- Something similar has been done at the Go wiki, SenseisLibrary, called "Paths". See SenseisLibrary:HowPathsWork. The path main page references the other pages on the path; the server knows what path you are on, and therefore creates the navigation links for you automatically.
wow, beautiful implementation too -- available paths are shown in a sidebar to the left, and it look like it is very easy to create a path (change the "page type", and then use a special linking syntax) -- BayleShanks
I implemented this concept - specifically for the purpose of TransClusion of (called named sections for includes) in OWikiClone (a derivative of Twiki and usemod) mid 2003. Prior to this I'd used InternalTransclusion of pages for similar effect (I still use the latter for some uses purposes). Some minor points on the implementation there:
- Users are require to explicitly denote the start and end of sections
- These can overlap and start/stop at the same points (They don't have to be nested, but can be)
As a secondary point, direct editting of sections is enabled for many (not all) sections.
The results of doing this are intriguing :
- Manipulating large documents in the wiki becomes relatively simple. Whether this is a good/bad thing is an exercise for the reader to decide
- Rather than have a proliferation of small topics for partly formed ideas, it becomes natural to have a large collection of small sections that can grow and spin off into topics. http://owiki.org/OffTopic - is a bit like an IdeasToPlace? page, but with greater detail than that idiom encourages.
- The ability naming sections is very useful - you can pull quotes with context from topics and if the quote/topic changes you keep consistency.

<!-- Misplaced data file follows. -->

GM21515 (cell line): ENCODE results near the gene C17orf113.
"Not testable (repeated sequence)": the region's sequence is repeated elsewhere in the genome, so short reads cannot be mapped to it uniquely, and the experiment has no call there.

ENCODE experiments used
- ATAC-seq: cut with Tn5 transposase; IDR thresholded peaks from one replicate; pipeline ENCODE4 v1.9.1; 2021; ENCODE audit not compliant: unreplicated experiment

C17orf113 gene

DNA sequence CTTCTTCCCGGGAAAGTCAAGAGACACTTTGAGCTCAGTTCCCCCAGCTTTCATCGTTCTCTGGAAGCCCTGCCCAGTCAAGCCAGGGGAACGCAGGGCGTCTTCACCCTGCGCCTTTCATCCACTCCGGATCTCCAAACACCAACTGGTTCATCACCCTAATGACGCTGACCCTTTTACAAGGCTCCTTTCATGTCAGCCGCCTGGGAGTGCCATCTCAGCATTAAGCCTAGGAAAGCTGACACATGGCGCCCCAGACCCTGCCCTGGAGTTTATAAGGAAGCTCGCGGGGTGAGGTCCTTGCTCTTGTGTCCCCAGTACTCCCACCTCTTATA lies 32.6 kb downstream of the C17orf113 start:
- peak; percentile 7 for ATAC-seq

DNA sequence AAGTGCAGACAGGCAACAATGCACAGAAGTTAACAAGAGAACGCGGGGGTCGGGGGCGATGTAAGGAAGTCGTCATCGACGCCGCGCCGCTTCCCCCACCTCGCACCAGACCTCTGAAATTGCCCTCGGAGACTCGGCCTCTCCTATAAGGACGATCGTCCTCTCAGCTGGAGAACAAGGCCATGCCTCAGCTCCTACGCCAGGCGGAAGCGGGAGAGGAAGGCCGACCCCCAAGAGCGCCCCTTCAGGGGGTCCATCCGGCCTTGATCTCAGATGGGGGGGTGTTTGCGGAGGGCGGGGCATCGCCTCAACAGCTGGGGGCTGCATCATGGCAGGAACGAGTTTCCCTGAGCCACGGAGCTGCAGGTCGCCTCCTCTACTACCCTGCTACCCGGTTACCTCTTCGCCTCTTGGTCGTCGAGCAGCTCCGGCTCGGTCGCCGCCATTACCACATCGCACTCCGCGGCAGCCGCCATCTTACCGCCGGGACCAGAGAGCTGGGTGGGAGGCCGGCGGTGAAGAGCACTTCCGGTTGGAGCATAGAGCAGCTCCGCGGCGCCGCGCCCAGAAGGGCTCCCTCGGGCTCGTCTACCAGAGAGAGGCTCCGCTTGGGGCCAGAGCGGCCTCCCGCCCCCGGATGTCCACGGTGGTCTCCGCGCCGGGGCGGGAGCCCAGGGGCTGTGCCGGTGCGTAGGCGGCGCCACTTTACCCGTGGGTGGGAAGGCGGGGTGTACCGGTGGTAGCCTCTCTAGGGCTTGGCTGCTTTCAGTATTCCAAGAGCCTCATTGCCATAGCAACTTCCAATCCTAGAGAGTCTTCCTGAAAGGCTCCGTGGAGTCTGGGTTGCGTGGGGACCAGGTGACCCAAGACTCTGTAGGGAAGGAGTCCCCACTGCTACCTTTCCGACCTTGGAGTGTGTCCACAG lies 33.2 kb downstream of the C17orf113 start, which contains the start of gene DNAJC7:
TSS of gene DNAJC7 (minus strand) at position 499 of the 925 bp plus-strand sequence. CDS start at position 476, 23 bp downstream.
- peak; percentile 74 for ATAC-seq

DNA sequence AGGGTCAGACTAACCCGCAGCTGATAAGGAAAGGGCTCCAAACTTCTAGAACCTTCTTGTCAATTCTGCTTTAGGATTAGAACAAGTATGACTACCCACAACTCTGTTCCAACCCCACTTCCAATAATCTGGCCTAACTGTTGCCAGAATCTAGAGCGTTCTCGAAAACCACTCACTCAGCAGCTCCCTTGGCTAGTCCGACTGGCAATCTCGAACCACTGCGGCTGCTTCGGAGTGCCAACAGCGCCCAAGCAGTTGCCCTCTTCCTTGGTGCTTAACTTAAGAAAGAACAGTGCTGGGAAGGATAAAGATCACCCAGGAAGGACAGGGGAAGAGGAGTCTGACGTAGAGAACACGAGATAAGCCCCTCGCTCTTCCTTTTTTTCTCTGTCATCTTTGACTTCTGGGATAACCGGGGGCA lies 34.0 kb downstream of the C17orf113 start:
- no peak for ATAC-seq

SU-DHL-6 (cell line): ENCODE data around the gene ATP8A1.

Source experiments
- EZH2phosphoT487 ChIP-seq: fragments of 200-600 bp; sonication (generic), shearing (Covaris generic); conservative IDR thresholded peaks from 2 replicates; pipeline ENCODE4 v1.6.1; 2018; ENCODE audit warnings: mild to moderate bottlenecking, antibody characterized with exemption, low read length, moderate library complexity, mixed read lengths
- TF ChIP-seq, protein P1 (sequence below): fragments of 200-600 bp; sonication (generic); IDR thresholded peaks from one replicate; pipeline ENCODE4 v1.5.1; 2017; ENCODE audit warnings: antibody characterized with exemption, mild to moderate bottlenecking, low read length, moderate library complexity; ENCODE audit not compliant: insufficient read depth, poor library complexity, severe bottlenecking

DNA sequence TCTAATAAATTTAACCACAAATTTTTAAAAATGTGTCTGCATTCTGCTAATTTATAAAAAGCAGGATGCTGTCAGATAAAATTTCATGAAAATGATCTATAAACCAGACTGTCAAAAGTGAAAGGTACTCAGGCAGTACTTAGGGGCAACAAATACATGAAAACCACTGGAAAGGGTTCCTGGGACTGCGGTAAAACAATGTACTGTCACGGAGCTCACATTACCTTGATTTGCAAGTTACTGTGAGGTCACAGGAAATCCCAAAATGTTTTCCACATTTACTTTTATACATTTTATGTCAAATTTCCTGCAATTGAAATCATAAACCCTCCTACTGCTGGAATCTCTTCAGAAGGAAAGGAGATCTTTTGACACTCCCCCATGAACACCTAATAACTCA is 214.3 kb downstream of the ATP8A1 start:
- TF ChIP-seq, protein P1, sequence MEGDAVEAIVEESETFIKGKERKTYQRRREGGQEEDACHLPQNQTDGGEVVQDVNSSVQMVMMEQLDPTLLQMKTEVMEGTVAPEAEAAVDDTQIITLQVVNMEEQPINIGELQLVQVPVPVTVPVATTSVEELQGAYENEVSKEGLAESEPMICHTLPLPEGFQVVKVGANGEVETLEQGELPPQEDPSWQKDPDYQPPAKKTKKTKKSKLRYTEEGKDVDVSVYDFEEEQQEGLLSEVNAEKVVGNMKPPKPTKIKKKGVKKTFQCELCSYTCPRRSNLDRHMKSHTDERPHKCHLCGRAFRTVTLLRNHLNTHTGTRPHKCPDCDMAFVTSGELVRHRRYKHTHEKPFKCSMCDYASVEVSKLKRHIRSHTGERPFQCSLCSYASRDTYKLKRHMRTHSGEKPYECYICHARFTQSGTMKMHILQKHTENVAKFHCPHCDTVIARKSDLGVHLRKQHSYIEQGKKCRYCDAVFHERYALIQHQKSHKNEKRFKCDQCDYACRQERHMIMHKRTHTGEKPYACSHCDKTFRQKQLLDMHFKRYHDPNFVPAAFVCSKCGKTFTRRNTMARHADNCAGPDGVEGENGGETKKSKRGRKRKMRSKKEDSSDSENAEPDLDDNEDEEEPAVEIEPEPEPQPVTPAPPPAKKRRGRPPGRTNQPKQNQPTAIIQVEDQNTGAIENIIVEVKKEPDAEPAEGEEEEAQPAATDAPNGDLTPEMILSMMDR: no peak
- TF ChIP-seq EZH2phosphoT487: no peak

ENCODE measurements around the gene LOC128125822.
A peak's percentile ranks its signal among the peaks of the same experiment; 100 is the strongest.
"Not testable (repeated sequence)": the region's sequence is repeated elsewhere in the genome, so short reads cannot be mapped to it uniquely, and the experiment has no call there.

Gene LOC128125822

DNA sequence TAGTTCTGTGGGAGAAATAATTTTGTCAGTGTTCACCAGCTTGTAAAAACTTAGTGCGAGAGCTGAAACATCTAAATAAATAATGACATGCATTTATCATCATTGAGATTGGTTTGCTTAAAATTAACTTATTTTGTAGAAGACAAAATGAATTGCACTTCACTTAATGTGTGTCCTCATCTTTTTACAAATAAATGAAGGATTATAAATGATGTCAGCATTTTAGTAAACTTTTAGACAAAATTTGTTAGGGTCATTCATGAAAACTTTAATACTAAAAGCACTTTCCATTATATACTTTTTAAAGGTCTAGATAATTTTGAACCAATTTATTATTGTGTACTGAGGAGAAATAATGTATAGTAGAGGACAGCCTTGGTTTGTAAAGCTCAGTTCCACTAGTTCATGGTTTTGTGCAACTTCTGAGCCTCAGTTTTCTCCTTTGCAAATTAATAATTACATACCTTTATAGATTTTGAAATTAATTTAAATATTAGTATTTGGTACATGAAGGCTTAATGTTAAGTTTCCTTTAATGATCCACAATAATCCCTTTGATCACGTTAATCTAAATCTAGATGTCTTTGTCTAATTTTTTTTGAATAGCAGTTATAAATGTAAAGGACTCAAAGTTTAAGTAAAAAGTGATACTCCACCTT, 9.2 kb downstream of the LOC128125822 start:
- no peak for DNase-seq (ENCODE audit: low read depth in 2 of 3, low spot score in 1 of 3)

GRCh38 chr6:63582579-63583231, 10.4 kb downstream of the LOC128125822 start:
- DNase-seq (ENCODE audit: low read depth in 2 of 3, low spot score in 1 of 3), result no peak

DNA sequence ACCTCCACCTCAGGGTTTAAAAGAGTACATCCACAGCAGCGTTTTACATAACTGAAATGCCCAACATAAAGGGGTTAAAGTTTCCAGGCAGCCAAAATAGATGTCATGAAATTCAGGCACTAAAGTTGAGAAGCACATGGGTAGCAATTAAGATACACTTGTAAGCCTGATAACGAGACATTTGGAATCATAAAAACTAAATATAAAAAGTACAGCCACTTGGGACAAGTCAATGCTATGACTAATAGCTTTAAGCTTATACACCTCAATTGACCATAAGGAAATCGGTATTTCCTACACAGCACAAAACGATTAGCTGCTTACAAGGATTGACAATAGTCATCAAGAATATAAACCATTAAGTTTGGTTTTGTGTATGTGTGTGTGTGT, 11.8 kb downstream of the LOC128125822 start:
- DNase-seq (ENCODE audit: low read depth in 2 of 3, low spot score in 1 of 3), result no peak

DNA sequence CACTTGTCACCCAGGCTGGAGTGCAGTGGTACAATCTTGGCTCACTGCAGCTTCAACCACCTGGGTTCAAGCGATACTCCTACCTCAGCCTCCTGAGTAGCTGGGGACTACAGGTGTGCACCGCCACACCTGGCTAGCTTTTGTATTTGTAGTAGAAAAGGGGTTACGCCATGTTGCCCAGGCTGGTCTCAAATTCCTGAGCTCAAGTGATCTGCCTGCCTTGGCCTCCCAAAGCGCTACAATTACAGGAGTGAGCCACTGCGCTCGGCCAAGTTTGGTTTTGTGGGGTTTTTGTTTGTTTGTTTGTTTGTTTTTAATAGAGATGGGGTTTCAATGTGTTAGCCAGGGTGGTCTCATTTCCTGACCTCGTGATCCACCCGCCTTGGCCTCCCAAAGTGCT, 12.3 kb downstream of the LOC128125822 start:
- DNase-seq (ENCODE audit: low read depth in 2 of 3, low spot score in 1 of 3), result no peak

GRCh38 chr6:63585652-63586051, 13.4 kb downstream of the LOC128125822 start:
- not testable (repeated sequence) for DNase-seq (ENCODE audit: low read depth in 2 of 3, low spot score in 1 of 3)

- Being forced to name sections however is a bind - and fairly user/writer hostile. Various ideas on PurpleNumbers? and other FineGrainedAddressing? ideas become very attractive after a while. (implicitly named sections)
- By allowing which sections to be pulled in via preferences, users can customise their interface
On a deeper level I'm struck by the idea that a "page" in normal wiki parlance is actually just a way of having the smallest addressable piece of text in the wiki. However that unit of addressing depends on whether the site prefers small pages (favouring linking) or large pages (favouring discussion, discourse, summaries). This has led to one simple thought:
- Suppose you wanted to create a glossary using a wiki (not so odd - most places have local jargon!)
- You could create a page per item, or a single page with the entire glossary.
If you use one page per item, you can end up with detailed (useful) pages, on each item. However then it becomes more like wikipedia than a glossary. However if you have a single page, you lose the ability to directly link to the definition. With a SectionedPage you /begin/ to gain the ability to mix the metaphors - the ability to put pages inside container pages, and the ability to directly access them. Put bluntly - if I name a concept on a page it forms a logical section in no different a manner from having a physical page. Why not allow automatic wiki linking to such sections? For example if I type BroadcastingAndMonitoringNews? it would be nice if it linked to that section on UdellOnGroupware directly, but at present I haven't seen any wiki that will do that for me without breaking the page up into lots of smaller pages, thereby breaking the context. (I'd be curious to see one :) This then naturally leads to a fluidity that can allow sites to consolidate small topics to larger ones as time progresses. -- MichaelSamuels
- You can use PageAliases to do this (in OddMuse, for example).
This page is sort of related to PersonalCategories